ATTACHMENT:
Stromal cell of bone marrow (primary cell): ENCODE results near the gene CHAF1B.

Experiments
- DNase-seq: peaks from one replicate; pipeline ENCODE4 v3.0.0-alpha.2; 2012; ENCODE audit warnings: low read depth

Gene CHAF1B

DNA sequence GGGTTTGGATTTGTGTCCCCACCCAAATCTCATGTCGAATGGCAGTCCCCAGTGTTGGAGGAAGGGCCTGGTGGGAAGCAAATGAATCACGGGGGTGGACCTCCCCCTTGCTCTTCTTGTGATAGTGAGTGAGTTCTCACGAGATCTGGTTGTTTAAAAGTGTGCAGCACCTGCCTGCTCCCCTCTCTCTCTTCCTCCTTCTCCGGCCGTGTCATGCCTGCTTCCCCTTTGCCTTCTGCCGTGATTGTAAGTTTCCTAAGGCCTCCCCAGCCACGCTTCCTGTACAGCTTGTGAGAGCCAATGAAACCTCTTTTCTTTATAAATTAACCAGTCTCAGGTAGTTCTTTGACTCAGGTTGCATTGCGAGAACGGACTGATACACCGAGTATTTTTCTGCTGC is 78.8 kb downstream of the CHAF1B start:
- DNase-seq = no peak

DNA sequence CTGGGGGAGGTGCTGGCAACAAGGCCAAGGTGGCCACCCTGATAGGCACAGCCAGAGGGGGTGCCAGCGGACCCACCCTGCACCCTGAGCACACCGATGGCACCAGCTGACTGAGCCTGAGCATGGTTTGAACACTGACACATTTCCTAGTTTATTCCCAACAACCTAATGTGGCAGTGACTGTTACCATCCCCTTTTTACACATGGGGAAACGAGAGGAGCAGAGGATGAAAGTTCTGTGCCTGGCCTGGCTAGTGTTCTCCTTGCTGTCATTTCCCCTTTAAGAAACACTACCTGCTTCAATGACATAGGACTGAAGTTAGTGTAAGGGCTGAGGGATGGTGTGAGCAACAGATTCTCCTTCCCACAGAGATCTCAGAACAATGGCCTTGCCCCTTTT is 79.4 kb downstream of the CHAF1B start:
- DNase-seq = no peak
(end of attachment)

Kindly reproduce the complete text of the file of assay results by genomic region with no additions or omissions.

Stromal cell of bone marrow (primary cell): ENCODE results near the gene CHAF1B.

Experiments
- DNase-seq: peaks from one replicate; pipeline ENCODE4 v3.0.0-alpha.2; 2012; ENCODE audit warnings: low read depth

Gene CHAF1B

DNA sequence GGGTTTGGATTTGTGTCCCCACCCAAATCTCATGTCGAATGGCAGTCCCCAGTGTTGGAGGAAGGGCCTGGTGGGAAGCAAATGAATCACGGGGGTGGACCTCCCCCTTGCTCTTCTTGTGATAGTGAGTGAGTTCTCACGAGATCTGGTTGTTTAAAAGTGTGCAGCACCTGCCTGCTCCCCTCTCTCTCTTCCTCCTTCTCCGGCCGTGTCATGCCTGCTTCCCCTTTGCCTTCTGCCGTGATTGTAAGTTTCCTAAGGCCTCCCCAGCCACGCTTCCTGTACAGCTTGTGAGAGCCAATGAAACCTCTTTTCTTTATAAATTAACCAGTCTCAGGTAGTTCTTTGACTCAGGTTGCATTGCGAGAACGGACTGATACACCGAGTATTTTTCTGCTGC is 78.8 kb downstream of the CHAF1B start:
- DNase-seq = no peak

DNA sequence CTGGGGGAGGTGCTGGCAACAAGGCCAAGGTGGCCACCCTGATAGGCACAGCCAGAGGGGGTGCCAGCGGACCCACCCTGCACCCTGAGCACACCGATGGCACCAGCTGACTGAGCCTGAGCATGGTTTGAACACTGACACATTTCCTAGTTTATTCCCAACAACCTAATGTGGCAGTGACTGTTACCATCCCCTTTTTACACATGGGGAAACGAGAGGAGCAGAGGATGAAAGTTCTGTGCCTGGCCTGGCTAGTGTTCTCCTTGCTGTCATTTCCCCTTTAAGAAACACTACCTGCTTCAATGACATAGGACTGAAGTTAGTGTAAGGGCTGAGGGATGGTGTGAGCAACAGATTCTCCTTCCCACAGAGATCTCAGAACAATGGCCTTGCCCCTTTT is 79.4 kb downstream of the CHAF1B start:
- DNase-seq = no peak